Heading to First Ave on a Friday night is always an exciting experience, but knowing Laura Marling is the artist that’s about to put on a show brings that excitement up a level (or ten.) Although there were still tickets available at the door, people were lined up to get in and the floor felt crowded and full of anticipation. Many people were dressed very well, donning sun dresses and sweaters. It also happened to be the first truly warm day outside in quite a while, so spirits were lifted to a whole new level.
First up was Valley Queen, a female fronted band with Florence and the Machine and My Morning Jacket vibes. Hailing from Los Angeles, frontwoman Natalie Carol sang in an ethereal voice but still was very clearly a badass girl boss. Valley Queen’s set flowed well from one song to the next and the crowd was respectful and most definitely into their music. They were the perfect thoughtful and attention grabbing band to open for Laura Marling.With only one opener, the once the show got on the road, it felt like no time at all until Laura Marling took the stage. Wearing a mustard yellow shirt and flared jeans, she was truly glowing and was the picture of beauty. The stage and her mic stand were adorned with flowers and it felt as if First Avenue had been transformed into a garden straight out of someone’s dreams. Backed by a band and multiple backup singers, the stage was full but she seemed to radiate and call the gaze of everyone to her naturally.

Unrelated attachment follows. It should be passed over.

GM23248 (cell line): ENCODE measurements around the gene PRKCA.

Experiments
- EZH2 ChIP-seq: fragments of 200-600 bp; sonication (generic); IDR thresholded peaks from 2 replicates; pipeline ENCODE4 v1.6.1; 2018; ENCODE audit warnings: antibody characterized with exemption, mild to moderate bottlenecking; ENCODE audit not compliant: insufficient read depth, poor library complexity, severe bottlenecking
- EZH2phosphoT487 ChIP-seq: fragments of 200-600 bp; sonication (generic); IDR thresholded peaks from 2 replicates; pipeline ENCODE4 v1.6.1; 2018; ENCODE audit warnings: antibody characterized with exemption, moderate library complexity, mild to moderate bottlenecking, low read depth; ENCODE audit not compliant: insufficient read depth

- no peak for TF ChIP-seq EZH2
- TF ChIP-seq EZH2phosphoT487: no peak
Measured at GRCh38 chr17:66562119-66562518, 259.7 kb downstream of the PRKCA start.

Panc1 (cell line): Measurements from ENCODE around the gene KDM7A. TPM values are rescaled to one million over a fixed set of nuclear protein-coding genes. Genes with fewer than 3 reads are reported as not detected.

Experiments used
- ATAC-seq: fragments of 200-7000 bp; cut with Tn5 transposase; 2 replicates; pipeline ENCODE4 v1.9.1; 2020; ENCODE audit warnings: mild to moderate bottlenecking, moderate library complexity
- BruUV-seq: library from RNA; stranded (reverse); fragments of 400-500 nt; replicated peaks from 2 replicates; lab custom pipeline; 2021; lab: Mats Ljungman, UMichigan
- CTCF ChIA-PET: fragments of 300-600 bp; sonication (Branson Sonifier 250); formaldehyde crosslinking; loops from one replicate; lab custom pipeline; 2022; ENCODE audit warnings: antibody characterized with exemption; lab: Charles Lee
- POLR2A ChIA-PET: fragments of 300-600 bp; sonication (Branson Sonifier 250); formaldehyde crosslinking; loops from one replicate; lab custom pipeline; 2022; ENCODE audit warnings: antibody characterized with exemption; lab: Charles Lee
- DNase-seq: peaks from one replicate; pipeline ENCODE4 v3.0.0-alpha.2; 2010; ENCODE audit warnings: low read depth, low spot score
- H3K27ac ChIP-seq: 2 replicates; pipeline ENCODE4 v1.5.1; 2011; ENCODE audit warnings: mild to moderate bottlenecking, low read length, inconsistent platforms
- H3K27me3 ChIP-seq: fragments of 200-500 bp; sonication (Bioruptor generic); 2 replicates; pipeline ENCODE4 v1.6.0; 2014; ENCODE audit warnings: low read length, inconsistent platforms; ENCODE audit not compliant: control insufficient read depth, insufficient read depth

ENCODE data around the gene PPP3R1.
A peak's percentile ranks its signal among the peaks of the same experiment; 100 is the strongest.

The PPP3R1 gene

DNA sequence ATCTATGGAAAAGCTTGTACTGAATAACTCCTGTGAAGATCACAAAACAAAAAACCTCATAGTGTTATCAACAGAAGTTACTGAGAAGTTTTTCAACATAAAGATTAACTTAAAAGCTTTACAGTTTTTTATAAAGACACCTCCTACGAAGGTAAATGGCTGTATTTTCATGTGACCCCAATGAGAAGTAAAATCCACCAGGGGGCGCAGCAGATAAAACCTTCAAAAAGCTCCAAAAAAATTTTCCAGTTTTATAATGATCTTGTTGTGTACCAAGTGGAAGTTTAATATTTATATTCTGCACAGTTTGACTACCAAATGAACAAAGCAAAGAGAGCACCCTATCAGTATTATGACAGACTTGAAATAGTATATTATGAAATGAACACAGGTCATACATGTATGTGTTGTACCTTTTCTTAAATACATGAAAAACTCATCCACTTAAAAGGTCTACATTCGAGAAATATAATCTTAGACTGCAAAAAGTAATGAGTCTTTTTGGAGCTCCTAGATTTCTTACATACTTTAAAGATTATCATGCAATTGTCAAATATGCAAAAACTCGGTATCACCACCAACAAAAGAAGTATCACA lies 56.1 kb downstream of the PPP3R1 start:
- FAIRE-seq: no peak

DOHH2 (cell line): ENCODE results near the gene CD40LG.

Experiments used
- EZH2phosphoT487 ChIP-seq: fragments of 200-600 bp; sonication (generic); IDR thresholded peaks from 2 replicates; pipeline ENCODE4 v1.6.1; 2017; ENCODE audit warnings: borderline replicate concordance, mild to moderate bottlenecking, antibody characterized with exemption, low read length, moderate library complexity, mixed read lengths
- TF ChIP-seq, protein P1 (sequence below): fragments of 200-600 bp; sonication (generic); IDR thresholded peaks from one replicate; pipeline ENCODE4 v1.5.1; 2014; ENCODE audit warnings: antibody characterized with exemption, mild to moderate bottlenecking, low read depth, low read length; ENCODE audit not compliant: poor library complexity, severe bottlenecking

Her set was strong from beginning to end and nearly everyone around me quietly sang along to every song she played. I saw tears being shed, couples holding hands, and of course, Instagram photos being taken. Marling’s most recent album, “Semper Femina,” which translates to “Always a Woman,” celebrates females and femininity in general. In turn, the venue was full of so many females, all of them vibrating with excitement, power, happiness, and gratitude for the show they were able to watch. I felt the same way, and was pretty much in awe for the entire set.
Marling interacted with the crowd as if she had known them forever and spoke to them with respect and gratitude. When she left the stage, she thanked the crowd one final time and seemed to float away. I didn’t notice anyone immediately rushing to leave. It seemed like everyone wanted to stay a little longer and bask in the beauty of the performance that had just taken place in the city’s most loved venue. When I finally did make my way outside, people were standing around enjoying the warmth, hugging their friends, and talking about their favorite moments of the show. I couldn’t wait to get home and listen to the songs I had just heard live over and over again.